Convergence and a Case for Broadband Rate Regulation
74 Pages Posted: 12 Apr 2021 Last revised: 26 Aug 2022
Date Written: March 12, 2021
There is an important but underappreciated tension between transmission-layer services and application-layer services in the design of prior telecommunications statutes. These statutes were designed for a different technological era, one where discrete networks served distinct purposes—e.g., coaxial cable for television, copper wires for telephony. But these distinct physical networks have since converged into a single multipurpose internet, making nonsense out of some statutory provisions. These rules, conflating applications with transmissions services, yield illogical outcomes—including both deregulated monopoly markets and overregulated competitive ones.
One consequence of such persistent, deregulated monopolies is a stubborn digital divide, driven by higher costs for critical transmissions services, such as broadband carriage. Indeed, this essay’s novel study reveals that consumers served by monopoly providers—about 20% of the American population—face significantly higher prices for comparatively worse internet access services, transferring billions of dollars in monopoly profits to broadband carriers annually. But this data also suggests that broadband rate regulation, where it exists, helps move rates and quality closer to competitive levels.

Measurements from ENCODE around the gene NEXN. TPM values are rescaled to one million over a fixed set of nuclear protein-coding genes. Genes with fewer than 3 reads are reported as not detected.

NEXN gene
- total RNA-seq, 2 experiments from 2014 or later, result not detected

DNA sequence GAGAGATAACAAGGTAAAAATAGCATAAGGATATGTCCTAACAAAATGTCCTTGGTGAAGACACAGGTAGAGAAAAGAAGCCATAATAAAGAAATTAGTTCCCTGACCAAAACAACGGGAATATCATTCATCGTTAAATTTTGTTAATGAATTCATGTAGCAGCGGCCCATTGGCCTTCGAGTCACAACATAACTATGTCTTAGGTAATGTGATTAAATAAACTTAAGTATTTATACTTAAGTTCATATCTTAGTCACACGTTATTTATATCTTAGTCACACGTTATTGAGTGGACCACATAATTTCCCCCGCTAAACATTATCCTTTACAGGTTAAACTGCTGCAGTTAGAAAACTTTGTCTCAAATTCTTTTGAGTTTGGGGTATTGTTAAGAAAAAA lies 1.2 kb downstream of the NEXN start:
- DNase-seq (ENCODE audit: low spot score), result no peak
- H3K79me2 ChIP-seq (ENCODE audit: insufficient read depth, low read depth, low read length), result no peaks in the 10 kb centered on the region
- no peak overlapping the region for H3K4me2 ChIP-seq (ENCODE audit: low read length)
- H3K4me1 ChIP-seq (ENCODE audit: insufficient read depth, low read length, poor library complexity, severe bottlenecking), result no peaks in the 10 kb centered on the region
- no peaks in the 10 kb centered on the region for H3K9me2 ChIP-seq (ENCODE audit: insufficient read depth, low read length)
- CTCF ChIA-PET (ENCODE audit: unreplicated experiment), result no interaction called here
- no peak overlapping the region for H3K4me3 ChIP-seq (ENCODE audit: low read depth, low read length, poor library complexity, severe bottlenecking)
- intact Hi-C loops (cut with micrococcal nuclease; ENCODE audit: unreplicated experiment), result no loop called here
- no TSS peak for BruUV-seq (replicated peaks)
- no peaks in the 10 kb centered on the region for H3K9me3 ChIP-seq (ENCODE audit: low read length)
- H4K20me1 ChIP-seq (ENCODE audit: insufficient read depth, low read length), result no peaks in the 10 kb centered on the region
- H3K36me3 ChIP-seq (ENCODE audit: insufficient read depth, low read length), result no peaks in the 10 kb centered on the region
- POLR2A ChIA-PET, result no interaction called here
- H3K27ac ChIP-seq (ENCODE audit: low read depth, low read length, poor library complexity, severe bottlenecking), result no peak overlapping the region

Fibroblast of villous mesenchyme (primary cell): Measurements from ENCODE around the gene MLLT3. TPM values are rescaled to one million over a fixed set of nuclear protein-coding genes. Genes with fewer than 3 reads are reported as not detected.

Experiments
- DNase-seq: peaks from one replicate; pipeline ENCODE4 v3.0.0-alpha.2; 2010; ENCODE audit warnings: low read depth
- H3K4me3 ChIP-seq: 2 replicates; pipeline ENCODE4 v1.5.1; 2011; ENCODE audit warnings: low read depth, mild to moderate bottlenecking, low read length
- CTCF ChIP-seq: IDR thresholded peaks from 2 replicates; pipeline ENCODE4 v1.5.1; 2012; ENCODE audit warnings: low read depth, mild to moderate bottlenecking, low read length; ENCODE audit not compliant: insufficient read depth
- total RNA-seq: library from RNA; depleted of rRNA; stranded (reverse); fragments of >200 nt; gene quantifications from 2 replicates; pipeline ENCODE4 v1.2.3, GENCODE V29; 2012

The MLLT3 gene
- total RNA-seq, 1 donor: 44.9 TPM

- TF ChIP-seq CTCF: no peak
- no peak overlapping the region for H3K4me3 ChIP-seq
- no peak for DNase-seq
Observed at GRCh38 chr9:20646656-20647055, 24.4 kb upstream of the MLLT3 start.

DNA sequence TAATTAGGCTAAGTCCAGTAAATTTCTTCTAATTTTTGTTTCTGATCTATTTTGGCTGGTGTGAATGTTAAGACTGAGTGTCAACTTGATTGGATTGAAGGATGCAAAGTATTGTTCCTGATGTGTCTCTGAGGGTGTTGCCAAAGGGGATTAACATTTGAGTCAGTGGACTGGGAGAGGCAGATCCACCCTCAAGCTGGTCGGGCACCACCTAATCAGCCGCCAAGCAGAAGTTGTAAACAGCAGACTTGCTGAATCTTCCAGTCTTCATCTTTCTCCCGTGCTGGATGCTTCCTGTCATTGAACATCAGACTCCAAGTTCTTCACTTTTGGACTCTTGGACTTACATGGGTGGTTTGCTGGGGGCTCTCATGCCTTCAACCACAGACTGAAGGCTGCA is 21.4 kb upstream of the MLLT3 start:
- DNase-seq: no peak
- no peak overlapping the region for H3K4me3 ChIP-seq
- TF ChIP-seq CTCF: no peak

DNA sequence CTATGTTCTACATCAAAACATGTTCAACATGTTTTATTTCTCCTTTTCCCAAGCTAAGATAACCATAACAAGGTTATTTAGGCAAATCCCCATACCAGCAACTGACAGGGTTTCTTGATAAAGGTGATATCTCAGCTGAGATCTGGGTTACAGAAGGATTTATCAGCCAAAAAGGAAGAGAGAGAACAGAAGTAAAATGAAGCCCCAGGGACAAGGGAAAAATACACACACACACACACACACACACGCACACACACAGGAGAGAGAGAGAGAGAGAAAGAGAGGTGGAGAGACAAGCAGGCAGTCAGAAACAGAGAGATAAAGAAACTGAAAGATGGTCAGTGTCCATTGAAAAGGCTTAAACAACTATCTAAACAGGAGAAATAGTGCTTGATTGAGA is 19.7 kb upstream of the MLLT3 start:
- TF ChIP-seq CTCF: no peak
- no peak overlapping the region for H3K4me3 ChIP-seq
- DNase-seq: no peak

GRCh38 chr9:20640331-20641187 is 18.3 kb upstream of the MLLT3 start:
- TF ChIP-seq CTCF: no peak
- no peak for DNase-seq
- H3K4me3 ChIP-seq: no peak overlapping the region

The next telecommunications statutes must thus better account for the convergence across physical networks, the distinctions between the applications layer and the broadband transmission layer, and the concomitant consequences for competition and regulation. Competition, where it exists (as in many applications markets) should thrive, and regulators should properly refrain from meddling in competitive markets for broadband carriage. Yet Congress and the Commission should protect consumers from monopoly carriers—including, most importantly, broadband carriers. Broadband rate regulation offers one promising path for doing so
Keywords: broadband, rate regulation, Telecommunications Act of 1996, Cable Act of 1992, transmission layer, application layer
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